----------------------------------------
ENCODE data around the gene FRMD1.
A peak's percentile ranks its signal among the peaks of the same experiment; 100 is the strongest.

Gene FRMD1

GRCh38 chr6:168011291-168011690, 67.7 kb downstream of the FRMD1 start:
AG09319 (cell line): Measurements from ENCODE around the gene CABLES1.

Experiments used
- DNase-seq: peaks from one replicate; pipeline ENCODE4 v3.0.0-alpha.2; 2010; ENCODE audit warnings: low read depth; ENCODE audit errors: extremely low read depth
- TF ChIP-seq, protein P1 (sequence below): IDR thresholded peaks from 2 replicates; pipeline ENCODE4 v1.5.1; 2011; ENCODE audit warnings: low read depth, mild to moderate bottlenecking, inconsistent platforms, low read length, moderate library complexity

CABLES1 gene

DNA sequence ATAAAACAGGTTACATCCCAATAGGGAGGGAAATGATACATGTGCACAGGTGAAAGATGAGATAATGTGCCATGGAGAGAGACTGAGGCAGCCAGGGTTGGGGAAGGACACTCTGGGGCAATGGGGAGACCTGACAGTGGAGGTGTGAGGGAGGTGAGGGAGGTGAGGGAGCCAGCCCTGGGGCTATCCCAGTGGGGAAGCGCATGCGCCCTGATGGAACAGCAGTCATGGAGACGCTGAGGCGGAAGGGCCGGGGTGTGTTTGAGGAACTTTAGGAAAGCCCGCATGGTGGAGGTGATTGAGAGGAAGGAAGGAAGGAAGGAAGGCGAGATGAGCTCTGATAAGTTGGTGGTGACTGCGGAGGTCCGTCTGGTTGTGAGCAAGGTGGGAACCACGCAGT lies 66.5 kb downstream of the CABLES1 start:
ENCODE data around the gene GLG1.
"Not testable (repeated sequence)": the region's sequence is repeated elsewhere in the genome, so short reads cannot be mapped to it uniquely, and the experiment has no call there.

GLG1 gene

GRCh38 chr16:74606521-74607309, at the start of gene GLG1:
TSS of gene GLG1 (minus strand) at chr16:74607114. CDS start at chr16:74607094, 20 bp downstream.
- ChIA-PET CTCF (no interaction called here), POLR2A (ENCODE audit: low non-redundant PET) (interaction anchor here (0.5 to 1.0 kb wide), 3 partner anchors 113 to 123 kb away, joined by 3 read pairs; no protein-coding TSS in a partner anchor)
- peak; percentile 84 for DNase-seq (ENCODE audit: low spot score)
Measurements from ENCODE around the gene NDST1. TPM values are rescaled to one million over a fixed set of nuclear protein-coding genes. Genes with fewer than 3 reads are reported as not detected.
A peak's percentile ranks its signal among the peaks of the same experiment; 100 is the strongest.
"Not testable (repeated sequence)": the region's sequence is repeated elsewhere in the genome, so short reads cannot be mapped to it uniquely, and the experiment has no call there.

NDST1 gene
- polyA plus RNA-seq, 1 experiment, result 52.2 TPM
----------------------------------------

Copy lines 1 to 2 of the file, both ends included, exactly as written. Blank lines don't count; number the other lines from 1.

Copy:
ENCODE data around the gene FRMD1.
A peak's percentile ranks its signal among the peaks of the same experiment; 100 is the strongest.